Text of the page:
What has been your worst fashion faux pas?

VP: A cravat in bright orange, with a curtain ring neckpiece, circa 1974.

Your song Antony Gormley is a tongue-in-cheek, Pythonesque dig at the sculptor and his nude male statues on Crosby Beach, near Liverpool. Do you really hate his work? What do you think he’d make of the song?

VP: I think he’s an interesting artist. I don’t hate his work. I think the impact of the men on the beach is kind of spectacular. In the song, I’m just looking at it from a simplistic viewpoint, devoid of all artistry and cool. I’m sure he’d see the funny side…

Is Girl At The Bar – one of my favourite songs on the album – aimed at anyone in particular? Is it based on a real encounter?

VP: It’s loosely based on a night out I had a couple of years ago, when I met a girl with a lust for life – some way beyond by own limitations. I felt like Billy Fisher [from Billy Liar] loitering on the platform by the milk machine. I never saw her again…

Did you have a definite idea of what you wanted the new album to sound like and what its themes would be?

VP: I was unhappy with some of the initial recordings, so that impacted on newer songs being added. It started off as one collection of songs but morphed into another record over time – I think it’s stronger for that.

I Only Stole What I Needed, The Saddest Summer of Samuel S and Antony Gormley were recorded some time after the rest of the album, in a different studio. Three songs from the initial sessions didn’t make the cut. I ended up doing the production myself in collaboration with various engineers, so it took longer than expected.

Special thanks should go out to The Gadget  – aka Jonathan Hurst  – who played a blinder in the patience and fortitude department. I very nearly drove him over the edge. David Marsden mastered the album  – his attention to sonic detail is something else.

How was the recording process? Can you tell me more about making the record? 

VP: The drums [Che Beresford] and bass [Ollie Collins] were recorded at Eve Studios, Stockport and then I took the files away and I added guitars, keys and vocals at home and in various studios. Rob Steadman also added keys and a couple of tracks were recorded using my Liverpool band Paul Tsanos [drums] and Bobby Kewley [bass, cello].

The recording process was a bit disparate and the majority of the mixes I settled on were completed at Gadgets Lab, Manchester – three tracks were recorded mixed at Whitby Studios in Ellesmere Port, with resident engineer Ian Lewis.

Jah Wobble [PIL] plays bass on the last track The Doo Kum Inn. How did that collaboration come about?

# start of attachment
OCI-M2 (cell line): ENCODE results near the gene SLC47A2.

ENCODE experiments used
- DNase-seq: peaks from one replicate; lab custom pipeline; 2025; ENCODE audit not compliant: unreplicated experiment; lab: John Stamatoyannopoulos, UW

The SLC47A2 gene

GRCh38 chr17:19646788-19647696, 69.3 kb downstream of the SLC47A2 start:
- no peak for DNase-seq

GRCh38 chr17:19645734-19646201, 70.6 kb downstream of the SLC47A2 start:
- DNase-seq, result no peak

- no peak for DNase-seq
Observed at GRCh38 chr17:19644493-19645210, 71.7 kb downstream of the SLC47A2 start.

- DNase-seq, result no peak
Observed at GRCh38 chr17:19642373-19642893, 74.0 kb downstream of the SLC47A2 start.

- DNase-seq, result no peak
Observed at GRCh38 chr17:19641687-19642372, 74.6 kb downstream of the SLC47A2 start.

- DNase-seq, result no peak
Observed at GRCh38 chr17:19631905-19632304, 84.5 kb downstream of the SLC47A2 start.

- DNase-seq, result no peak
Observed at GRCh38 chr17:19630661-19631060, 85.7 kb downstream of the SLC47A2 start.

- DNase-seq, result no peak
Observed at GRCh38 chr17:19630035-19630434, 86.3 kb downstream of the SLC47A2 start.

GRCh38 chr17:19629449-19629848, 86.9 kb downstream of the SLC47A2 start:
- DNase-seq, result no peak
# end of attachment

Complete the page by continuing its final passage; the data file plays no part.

VP: Neil McDonald [ex-Puressence] plays on three tracks. He was adding guitar parts to his Roland machine at South City Music in Altrincham, when Jah Wobble came in the shop. Jah liked the track and ended up playing bass on it. I need to thank him properly…

So, what are your plans for the rest of this year?

VP: We’re doing a festival headline show in June at Fylde [FRRfest – Lytham, Lancashire – June 18-21: www.frrfest.com]. I’m excited about that – an extended band show. There will also be more gigs and recording.

The next album is written – it’s called Silver Meadows – Fables from the Institution. It was inspired by me working in learning disability and psychiatric hospitals in the ‘80s and early ‘90s. I start recording soon and it should be finished by the summer.

I’m hopeful Silver Meadows will also become a stage play. I’ve drafted some basic script ideas and I’m looking around for collaborators/backers. It’s early days, but I’m excited by what I have so far, so we’ll see what transpires.

In 2013 you released an album with ex-Oasis guitarist Bonehead [Paul Arthurs] under the name Parlour Flames. Can we expect another Parlour Flames record in the future?

VP: Unlikely in the short-term, but you can never say never for sure. I did write several songs with a new Parlour Flames record in mind. One of them, which is called The End, made it into my solo shows for a while and will emerge on future Vinny Peculiar recordings, I’m sure.

Finally, are there any artists that you’d like to write and record with?

VP: I’d love to collaborate with John Cooper Clarke. He’s a bit of a hero of mine and he only lives down the road. I quite fancy myself as a bit of an Invisible Girl, if you follow…

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Down The Bright Stream by Vinny Peculiar is released on March 30 (Shadrack & Duxbury Records).

www.vinnypeculiar.com

 

Forthcoming Vinny Peculiar UK shows

Feb 18 – RMA Tavern, Portsmouth

Feb 27 – Royal Exchange Theatre, Manchester

Mar 21 – The Crescent, Salford (album launch)

Mar 25 – Death 2 Disco, Silver Bullet, Finsbury Park, London

Apr 10 – The Cinnamon Club, Bowden

May 2 – John Peel Centre, Stowmarket

June 19 – Macbeth, London 

June 20 – Fylde Rock ‘n’ Roots Festival 2015, Fylde Borough